It was only going to be dinner.
It was only going to be dinner because she liked him, a lot, and they’d only known each other for two days – two days! She’d done the falling into bed on a first date thing and then never calling the guy back. She’d done a month of great sex that just fizzled out and left them with nothing to talk about and she was honestly relieved when that guy stopped returning her calls. And there was one guy who didn’t stay the night and cut her dead next time she saw him, like it was fine for him but she was some kind of fallen women for having sex with him.
She was pretty sure Ray Vecchio wasn’t like that, but then she’d been sure the other guy wasn’t like that too.
Mostly though, she’d compensated for her married twenties by enjoying her divorced thirties. Judging by what her girlfriends told her, she’d got the better end of the deal, doing it this way round. Dating at 35 was better. You went to better restaurants; drank nicer wine; the guys knew what they were doing. Stella knew what she was doing. She knew what she liked and how to ask for it, and she was old enough to know you didn’t have to feel guilty about doing what made you feel good, whatever that jerk thought. Not like they told you when you were 16.
There was a field, she had played it, it had been fun. Nothing serious, nothing intense.
That wasn’t what this felt like. Ray Vecchio, the real Ray Vecchio, didn’t feel like fun. He was like something on the horizon, coming to change everything. Like her ex-husband going undercover as this man had been a sign or something, only she didn’t believe in signs. Nothing was written in the stars, the universe didn’t send you clues. She didn’t believe in love at first sight, either. It was ridiculous – relationships were built on trust and compatibility and shared interests and common goals, and if you didn’t have that, if you didn’t want the same things out of life, then you might as well not even start. And if she’d known that when she was 20, her life might look a whole lot different now.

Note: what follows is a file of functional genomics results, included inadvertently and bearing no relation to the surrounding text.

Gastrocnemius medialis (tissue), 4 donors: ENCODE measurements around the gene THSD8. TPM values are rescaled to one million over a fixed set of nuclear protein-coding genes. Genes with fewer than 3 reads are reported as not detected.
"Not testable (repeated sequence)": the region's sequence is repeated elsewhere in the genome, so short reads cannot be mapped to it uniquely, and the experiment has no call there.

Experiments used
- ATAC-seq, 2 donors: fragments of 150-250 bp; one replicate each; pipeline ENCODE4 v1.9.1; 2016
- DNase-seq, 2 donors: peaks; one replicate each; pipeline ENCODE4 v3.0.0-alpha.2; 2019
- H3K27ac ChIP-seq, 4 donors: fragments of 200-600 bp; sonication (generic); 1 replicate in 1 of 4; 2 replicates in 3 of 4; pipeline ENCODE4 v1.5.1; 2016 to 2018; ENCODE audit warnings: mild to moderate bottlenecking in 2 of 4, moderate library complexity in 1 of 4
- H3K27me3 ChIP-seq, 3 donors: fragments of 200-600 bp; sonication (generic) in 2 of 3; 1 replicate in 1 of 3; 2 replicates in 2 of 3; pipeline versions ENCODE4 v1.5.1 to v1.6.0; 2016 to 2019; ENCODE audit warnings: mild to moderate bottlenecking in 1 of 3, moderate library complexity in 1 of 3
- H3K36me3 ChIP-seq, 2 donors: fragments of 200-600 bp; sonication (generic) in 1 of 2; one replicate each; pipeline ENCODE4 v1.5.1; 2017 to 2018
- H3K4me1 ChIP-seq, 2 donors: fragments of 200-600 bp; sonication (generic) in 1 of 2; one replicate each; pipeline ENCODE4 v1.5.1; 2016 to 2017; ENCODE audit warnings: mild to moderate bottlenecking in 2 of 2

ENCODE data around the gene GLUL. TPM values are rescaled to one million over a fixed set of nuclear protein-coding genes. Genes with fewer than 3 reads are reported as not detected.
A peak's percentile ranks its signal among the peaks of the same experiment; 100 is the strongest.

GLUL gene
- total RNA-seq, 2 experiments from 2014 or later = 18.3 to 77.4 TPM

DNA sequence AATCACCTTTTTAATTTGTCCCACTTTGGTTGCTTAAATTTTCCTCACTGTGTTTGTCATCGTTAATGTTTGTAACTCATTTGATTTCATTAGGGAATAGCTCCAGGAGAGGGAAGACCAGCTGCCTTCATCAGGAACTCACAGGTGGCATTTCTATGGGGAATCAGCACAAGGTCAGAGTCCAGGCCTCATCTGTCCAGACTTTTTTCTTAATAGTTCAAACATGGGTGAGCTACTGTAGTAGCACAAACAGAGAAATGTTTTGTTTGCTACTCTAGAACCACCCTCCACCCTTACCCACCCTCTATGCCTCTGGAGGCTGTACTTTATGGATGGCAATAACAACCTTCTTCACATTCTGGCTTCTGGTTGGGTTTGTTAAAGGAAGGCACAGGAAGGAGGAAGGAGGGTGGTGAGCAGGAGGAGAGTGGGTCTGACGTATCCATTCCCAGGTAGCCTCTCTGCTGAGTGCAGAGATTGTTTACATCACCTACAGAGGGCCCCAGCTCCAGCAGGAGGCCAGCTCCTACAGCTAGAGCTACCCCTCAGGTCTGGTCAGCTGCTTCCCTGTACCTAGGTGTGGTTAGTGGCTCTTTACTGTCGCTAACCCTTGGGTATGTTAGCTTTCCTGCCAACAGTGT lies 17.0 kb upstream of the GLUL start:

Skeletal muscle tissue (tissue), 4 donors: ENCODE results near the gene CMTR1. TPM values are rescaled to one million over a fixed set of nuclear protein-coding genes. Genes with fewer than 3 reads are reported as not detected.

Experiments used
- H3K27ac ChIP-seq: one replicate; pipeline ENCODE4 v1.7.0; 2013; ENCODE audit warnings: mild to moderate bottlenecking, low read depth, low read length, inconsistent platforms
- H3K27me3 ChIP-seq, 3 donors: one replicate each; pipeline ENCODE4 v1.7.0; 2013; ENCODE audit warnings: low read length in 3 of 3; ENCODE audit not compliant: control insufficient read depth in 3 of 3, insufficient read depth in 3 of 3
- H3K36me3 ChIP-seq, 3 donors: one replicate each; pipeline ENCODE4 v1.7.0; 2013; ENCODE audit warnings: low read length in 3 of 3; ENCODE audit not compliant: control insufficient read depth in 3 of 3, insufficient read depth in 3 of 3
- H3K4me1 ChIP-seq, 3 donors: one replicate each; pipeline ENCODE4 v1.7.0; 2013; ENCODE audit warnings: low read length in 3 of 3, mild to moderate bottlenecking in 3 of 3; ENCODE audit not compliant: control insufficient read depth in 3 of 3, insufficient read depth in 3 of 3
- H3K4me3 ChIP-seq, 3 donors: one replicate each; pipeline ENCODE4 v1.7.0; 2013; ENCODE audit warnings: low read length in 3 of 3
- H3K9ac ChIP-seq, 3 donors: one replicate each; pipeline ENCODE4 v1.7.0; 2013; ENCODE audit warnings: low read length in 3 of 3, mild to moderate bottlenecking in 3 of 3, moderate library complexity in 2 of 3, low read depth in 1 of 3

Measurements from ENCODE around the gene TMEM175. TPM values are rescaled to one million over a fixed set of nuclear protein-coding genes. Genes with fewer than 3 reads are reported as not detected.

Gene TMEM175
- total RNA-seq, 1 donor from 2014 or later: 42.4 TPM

But she hadn’t, because nobody does. Nobody knows, when they’re 20, that the guy who makes you go weak in the knees with wanting him will have you gritting your teeth and rolling your eyes over the phone when you’re 30.
So she was going to do this slowly, and be sure. Start with dinner, get to know each other, wait and see.
Stella picked the restaurant. He’d been out of town, it made sense. She went out with a guy last year who had to be the one to pick the restaurant. He had to choose the wine, he had to recommend something she should order and pull a face if she didn’t order it, and then he had to pay. Stella was pretty sure she earned more than him. When he asked her out a fourth time, she said no.
When she suggested the French place on 75th, Ray Vecchio said he’d meet her there at 8 o’clock and he walked out the bullpen backwards so he could keep on smiling at her.
She didn’t even get time to go home to change. At 7.30 she was still at the office, touching up her makeup in the ladies room. It took three tries to get her eyeliner right and the front of her jacket got wet from leaning against the sink to see in the mirror. But she was going to be late if she fussed any longer, so she ran a comb through her hair and refused to look at herself any more. She looked fine.
She passed a drugstore on the way to hail a cab, walking fast. It crossed her mind, that she could buy condoms. But she was running late, and there was a taxi with its light on, so she sped up to flag it down.
It didn’t matter. It was just going to be dinner anyway.
It wasn’t just dinner.
Ray was already there when she walked in, 10 minutes late and more flustered than she remembered being for a date in years. Maybe ever.
She saw his face light up as she approached the table, like maybe those 10 minutes had been long enough for him to think she wasn’t coming, and that made her feel better somehow. He stood up and kissed her on the cheek in greeting: she had a second to register tall, nice-smelling, close shaven, a smile that reached his eyes, his hand on her arm, before he stepped back again. He had changed clothes - another jacket that set off his shoulders, a dark sweater that made his eyes look very green.